When one student tried to explain that language learning should incorporate a balanced approach with communicative practice to the forefront, the visibly miffed Turkish teacher simply replied that unless we are able to do the grammar drills perfectly we will not embark on conversation. The teacher was then reminded that research shows that communicative language learning with ample doses of conversation is most likely to yield success for students wishing to gain communicative competence in a foreign tongue. But unfortunately the obstinate teacher would not budge from her position. The teacher then told some students in the class that if they cannot follow her method, they should move back down to Tömer 1 course!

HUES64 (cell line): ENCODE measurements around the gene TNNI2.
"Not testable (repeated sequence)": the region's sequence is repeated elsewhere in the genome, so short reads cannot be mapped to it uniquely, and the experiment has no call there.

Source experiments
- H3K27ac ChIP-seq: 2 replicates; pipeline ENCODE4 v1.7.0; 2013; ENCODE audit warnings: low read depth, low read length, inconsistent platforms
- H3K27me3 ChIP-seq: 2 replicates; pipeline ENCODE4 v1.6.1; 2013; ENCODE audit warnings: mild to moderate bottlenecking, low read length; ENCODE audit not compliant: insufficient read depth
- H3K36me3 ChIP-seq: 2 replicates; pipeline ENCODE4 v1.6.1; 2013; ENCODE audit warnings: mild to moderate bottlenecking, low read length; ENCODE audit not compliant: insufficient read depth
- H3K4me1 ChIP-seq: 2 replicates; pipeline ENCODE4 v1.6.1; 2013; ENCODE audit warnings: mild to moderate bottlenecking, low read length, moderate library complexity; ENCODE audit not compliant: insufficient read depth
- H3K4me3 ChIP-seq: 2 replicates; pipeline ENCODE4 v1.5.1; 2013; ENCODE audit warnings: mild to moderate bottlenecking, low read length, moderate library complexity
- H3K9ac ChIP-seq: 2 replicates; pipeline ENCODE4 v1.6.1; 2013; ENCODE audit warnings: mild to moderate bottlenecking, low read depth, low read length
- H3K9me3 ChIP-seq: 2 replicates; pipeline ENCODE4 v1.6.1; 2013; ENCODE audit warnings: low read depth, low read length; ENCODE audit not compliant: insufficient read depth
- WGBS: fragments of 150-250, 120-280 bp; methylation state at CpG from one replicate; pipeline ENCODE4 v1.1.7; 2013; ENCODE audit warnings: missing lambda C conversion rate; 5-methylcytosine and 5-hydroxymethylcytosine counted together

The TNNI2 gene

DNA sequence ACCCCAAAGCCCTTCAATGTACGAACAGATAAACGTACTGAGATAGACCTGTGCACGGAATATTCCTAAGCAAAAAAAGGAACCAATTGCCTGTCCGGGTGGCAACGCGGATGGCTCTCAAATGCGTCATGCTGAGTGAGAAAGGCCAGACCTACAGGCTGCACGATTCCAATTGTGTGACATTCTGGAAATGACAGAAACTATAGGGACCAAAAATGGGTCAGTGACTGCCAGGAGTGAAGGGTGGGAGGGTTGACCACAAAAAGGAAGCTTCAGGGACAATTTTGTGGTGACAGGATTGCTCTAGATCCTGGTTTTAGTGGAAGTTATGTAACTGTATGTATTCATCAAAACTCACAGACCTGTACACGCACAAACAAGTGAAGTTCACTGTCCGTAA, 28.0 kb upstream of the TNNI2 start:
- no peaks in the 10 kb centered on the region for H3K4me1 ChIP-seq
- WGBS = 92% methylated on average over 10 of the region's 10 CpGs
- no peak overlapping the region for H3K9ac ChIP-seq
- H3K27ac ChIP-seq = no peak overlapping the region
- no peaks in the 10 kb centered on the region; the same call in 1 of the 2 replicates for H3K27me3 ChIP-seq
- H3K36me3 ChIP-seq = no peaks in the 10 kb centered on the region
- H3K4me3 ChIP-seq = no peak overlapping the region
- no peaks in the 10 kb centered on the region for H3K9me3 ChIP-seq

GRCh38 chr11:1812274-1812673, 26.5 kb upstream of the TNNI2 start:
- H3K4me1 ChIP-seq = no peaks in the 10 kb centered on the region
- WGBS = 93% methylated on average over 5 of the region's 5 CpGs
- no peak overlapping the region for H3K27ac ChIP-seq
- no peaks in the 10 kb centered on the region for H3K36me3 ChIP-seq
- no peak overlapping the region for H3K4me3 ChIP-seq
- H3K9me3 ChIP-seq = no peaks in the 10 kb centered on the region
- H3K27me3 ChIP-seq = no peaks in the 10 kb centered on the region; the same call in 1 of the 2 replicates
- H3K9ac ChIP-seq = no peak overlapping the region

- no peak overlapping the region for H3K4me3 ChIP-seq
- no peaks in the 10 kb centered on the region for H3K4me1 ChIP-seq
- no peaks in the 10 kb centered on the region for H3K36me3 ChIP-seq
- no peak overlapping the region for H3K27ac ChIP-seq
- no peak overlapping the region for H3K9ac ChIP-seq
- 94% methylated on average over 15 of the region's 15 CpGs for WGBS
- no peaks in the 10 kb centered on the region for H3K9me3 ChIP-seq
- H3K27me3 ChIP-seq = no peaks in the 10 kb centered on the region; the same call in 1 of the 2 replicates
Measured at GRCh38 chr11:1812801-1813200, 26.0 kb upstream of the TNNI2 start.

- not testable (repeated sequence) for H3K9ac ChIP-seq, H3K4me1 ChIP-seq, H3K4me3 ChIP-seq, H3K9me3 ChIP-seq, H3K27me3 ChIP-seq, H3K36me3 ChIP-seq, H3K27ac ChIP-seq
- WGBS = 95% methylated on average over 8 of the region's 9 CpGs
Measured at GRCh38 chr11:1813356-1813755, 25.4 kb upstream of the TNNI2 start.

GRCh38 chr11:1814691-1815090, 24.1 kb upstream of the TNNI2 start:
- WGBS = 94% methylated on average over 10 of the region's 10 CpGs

One American student began to cry at the end of the class from the stress of being incessantly drilled by the Turkish teacher, who evidently lacks human and empathy skills. Others wish to withdraw from the class. This might prove difficult, as Tömer historically does not provide refunds for students withdrawing from courses.

As every day goes by, I repeat my warning about taking the Tömer course. It is high stress.
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yaramaz



Joined: 05 Mar 2003
Posts: 2338
Location: Not where I was before

PostPosted: Wed Nov 05, 2003 9:08 pm    Post subject: Reply with quote